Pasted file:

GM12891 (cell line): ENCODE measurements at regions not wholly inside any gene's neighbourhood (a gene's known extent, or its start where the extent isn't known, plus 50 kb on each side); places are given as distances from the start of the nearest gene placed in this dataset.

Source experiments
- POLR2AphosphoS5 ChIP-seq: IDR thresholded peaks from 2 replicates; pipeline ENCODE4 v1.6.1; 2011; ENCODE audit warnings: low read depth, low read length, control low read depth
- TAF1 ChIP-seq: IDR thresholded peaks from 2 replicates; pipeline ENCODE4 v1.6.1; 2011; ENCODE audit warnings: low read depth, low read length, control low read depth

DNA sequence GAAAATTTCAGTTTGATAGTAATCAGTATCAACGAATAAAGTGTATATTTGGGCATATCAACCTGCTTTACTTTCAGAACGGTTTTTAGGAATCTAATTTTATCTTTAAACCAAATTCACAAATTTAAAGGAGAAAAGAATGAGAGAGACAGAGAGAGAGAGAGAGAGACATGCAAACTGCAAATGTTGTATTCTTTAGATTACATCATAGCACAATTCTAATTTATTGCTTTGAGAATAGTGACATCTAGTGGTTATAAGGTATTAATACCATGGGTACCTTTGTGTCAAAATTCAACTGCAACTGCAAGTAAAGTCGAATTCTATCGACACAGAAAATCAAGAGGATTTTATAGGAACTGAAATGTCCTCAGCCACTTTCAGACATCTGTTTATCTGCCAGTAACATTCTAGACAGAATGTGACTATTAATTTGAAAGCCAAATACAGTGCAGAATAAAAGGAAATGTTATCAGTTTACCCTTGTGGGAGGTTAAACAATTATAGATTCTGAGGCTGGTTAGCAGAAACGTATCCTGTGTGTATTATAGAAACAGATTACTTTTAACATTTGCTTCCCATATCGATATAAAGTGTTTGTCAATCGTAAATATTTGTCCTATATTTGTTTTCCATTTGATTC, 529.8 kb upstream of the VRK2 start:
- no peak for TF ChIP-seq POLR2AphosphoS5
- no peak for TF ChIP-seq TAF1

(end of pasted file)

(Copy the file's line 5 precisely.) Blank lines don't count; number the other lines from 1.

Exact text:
DNA sequence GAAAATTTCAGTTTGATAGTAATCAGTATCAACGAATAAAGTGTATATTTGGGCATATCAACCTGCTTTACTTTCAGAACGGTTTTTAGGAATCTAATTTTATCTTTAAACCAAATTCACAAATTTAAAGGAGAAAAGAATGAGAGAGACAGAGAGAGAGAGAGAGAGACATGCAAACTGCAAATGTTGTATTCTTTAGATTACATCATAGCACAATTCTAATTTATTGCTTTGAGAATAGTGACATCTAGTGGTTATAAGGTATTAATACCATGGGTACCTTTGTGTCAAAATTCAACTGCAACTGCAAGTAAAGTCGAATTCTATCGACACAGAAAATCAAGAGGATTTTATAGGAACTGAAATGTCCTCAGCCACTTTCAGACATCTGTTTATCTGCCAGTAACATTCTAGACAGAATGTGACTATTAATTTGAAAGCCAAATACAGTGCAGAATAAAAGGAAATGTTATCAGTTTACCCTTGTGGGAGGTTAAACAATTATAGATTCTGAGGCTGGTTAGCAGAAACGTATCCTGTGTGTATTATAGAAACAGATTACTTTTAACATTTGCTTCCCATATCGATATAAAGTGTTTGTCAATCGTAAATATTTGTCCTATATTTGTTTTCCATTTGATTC, 529.8 kb upstream of the VRK2 start: